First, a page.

The Anaheim Kingsmen is a competitive junior drum and bugle corps. Based in Anaheim, California the corps was a charter member corps of Drum Corps International (DCI) and the first DCI World Champion.
The Kingsmen had their origins in the Anaheim Explorer Scouts Drum and Bugle Corps, founded by Don Porter in 1958. Practicing on military installations, the corps and its members adopted a very military style, even when out of uniform. In 1963, the Explorer Scouts corps split into two new corps, the Kingsmen and the Velvet Knights.
By the late 1960s the corps, nicknamed "The Blue Machine" was touring nationally and became a contender for major national titles in the early '70's. The corps at this time was financially sound, having a strong parents' support group and corporate sponsorship from Disneyland, Knott's Berry Farm, and the Anaheim Angels. In late 1971, the Kingmen became a founding member of Drum Corps International. However, 1972 got off to a rocky start, when founder Don Porter suddenly resigned as director. With rumors of the corps' demise spreading around the country, the corps reorganized under interim directors Don Wells and Don Linscott. Starting late, the corps spent six weeks of hard work to put their show together before departing on their national tour. The corps won both the U.S. Open in Marion, Ohio and the CYO Nationals in Boston before arriving in Whitewater, Wisconsin for the inaugural DCI World Championships. The Kingsmen placed third in the preliminary competition, behind Santa Clara Vanguard and Blue Stars, but vaulted past both corps in Finals to win the first-ever DCI title.
1972 was the Kingsmen's finest hour, but their success was part of the cause of the corps' downfall. Practicing hard to make up for their late start, the corps missed out on numerous opportunities to play for pay. This, combined with the expense of staying at a motel before Finals and the loss of Don Porter's financial abilities put the corps into financial distress. They continued to challenge in DCI for only two more years, finishing 6th in 1973, and 3rd in 1974, before the corps went inactive in 1975 to try to reorganize its finances. After their return to the field in 1976, the Kingsmen were no longer a contender, touring and attending DCI for only three years before again going inactive, this time for four years. The corps returned to DCI competition from 1982 to 1986, but never placed higher than 28th. The corps then restricted itself to local West Coast performances in Class A60, with some success, but, after losing their drum line to another corps and their fully loaded equipment trailer to thieves, the Kingsmen left the field after the 1988 season.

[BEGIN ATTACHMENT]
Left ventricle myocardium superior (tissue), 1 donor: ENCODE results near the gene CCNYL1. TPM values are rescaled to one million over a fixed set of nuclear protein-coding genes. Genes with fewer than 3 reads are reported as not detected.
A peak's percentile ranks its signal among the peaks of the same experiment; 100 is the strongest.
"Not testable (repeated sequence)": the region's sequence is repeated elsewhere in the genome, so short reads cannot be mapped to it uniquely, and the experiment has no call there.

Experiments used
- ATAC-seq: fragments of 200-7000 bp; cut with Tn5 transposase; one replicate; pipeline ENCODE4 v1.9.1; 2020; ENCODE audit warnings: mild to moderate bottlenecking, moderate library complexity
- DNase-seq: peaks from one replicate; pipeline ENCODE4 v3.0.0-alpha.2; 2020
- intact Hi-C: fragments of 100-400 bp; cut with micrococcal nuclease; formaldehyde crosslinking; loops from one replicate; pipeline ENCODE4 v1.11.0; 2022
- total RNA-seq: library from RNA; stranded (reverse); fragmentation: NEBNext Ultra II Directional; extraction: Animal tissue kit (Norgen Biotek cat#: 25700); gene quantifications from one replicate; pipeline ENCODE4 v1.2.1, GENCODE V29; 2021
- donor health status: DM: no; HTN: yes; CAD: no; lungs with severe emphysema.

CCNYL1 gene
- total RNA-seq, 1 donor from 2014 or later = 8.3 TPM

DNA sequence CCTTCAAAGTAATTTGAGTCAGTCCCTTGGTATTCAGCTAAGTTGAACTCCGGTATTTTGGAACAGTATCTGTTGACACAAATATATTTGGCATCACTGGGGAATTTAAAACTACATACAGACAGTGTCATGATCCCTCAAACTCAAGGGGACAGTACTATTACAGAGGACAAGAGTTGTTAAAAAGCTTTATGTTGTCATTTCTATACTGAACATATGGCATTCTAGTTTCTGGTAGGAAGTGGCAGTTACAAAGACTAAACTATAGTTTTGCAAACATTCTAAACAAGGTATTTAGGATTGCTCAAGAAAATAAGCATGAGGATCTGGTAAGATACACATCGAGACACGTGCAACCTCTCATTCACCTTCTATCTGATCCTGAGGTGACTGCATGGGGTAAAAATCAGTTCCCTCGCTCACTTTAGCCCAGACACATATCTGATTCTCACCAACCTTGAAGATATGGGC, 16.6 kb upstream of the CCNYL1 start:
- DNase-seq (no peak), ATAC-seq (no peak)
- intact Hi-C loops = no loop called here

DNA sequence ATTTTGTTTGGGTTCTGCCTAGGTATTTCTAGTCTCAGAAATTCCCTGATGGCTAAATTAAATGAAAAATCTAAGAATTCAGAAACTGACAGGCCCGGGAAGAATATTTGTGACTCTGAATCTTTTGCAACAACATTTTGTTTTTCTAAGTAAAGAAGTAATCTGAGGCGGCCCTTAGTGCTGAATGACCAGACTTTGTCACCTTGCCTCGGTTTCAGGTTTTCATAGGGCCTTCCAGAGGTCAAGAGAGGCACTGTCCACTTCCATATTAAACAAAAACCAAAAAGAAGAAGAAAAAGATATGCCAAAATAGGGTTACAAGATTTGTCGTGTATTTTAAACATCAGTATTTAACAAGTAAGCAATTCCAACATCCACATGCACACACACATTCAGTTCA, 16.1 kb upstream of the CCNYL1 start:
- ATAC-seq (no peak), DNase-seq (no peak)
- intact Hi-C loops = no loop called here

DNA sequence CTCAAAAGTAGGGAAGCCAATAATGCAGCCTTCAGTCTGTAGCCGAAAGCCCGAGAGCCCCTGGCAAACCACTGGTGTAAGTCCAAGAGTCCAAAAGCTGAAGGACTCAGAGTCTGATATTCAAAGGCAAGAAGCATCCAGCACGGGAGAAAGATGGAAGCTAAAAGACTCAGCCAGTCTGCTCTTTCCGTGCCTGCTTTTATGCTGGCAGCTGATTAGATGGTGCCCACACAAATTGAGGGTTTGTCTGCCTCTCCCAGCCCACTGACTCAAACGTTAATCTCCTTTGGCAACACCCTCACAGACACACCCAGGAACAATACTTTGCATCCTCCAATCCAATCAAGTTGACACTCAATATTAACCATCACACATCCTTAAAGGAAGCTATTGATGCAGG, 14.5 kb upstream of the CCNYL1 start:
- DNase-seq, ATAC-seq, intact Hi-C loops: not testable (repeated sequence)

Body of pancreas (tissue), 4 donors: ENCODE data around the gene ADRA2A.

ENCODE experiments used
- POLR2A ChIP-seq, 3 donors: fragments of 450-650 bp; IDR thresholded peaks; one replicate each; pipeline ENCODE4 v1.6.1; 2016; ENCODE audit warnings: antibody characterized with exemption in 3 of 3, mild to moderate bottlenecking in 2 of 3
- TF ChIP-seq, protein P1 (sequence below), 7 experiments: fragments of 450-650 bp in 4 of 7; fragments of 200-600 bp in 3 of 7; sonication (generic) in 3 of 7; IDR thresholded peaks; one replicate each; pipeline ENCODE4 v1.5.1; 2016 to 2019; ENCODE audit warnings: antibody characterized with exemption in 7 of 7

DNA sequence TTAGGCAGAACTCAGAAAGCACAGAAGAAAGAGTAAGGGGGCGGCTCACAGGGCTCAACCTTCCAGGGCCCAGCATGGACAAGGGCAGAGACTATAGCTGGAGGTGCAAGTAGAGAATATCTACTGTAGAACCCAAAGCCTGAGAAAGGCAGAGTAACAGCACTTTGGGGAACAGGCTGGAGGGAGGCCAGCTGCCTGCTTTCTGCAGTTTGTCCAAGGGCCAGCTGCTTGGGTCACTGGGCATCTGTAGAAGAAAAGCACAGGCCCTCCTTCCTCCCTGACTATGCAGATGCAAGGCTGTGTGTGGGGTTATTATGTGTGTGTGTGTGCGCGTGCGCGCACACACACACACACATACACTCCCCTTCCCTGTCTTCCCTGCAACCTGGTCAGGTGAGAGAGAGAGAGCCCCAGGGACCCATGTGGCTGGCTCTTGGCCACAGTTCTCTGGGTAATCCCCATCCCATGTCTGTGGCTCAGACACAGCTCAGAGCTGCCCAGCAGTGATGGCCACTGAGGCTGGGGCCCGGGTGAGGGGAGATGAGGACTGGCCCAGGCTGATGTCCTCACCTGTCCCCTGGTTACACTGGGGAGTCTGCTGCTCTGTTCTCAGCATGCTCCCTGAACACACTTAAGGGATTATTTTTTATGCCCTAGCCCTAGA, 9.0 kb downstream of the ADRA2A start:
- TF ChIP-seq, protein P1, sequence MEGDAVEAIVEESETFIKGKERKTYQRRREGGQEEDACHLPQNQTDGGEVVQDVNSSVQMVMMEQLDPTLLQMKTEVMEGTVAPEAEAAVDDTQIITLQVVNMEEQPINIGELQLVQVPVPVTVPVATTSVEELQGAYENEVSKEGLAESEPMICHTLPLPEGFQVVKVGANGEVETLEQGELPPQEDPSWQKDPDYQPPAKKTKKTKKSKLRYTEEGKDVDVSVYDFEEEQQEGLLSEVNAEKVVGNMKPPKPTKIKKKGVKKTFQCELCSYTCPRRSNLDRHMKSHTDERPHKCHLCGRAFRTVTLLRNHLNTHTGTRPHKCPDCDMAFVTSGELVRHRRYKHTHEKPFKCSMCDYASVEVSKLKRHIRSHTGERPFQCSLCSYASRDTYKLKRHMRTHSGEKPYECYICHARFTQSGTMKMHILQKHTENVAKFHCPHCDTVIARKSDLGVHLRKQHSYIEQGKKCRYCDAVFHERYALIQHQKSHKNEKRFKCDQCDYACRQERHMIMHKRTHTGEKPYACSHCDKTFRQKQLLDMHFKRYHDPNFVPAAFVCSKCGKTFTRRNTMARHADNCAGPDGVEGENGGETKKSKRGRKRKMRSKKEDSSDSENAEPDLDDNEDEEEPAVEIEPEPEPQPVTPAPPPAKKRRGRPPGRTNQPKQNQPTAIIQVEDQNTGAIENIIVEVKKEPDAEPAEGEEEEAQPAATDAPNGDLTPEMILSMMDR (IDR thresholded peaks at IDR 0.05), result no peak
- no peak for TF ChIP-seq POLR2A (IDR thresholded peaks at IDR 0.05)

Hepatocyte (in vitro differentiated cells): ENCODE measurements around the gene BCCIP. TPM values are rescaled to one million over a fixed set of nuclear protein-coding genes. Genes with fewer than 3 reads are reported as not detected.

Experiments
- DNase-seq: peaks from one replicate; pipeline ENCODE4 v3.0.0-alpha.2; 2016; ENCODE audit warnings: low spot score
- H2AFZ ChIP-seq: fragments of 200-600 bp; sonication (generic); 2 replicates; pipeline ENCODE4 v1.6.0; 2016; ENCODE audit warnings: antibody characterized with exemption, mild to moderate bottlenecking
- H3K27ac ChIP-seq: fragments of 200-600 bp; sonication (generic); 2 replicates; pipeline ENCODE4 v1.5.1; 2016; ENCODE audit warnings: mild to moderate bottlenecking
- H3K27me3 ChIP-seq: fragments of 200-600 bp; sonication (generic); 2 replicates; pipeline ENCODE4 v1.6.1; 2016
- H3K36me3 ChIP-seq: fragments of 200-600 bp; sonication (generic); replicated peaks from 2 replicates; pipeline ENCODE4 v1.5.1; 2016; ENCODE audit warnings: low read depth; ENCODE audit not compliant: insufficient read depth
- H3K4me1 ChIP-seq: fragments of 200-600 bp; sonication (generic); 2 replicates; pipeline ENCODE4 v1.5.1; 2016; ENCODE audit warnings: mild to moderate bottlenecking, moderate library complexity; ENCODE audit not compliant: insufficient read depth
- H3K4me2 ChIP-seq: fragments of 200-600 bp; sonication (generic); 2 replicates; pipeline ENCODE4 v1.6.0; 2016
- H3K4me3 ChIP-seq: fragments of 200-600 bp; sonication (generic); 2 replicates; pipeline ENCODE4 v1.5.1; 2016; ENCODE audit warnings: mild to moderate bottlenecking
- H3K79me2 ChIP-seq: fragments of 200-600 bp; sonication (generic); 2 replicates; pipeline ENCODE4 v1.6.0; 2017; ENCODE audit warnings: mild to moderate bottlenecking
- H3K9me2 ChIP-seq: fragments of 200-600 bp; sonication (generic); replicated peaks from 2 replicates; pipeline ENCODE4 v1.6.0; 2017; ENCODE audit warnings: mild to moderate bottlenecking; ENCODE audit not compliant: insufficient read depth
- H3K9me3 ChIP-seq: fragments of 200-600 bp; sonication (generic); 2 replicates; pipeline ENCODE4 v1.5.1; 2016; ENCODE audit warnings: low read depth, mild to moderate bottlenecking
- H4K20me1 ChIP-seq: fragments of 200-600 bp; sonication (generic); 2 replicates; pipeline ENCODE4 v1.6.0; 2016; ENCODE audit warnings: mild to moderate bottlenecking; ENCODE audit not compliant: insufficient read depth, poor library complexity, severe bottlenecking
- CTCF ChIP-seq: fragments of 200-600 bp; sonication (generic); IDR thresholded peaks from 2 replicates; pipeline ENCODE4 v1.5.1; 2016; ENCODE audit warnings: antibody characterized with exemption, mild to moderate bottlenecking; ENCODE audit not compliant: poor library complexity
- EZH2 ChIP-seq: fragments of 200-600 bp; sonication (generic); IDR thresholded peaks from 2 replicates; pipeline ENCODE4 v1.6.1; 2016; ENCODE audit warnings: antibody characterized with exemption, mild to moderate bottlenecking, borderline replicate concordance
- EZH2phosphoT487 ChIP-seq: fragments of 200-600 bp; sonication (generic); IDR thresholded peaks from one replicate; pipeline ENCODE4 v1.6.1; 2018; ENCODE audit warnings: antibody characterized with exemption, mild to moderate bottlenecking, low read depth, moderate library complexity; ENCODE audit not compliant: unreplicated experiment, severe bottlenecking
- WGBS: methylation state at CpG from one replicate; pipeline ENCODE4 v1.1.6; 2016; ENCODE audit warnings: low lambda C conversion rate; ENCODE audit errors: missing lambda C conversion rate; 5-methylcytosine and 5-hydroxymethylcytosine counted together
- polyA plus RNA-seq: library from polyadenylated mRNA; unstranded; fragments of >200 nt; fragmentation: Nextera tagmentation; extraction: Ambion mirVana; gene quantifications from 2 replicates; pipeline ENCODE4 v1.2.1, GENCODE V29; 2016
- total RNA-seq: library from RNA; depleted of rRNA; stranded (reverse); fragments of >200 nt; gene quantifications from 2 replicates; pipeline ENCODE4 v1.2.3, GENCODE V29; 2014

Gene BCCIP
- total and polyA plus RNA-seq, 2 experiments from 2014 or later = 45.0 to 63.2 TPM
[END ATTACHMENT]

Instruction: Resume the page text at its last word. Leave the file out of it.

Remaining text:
The Kingsmen organization relocated to Stanton in 1989 and reorganized their bingo operation, which continued to raise money for the group for at least another dozen years. They purchased a building in Garden Grove for use as a corps hall. The Kingsmen continued to sponsor percussion ensembles and winter guards for competition in Winter Guard International during the 1990s. In 2002, the Kingsmen sponsored a small brass and percussion group named Starcorps with the intent of it being the startup for a return of the Kingsmen. To date, the group is still trying to raise funds to return the corps to the field.
The 286 member Kingsmen Alumni Corps returned the Kingsmen name to the field in 2007, making several appearances, including a performance at the DCI Semi-Finals at the Rose Bowl in Pasadena on August 10.
The Kingsmen Drum and Bugle Corps is sponsored by Kingsmen Starcorps Inc., a 501 (c)(3) musical organization that has a Board of Directors to carry out the organization's mission. The Chairman of the board is Tim Benge.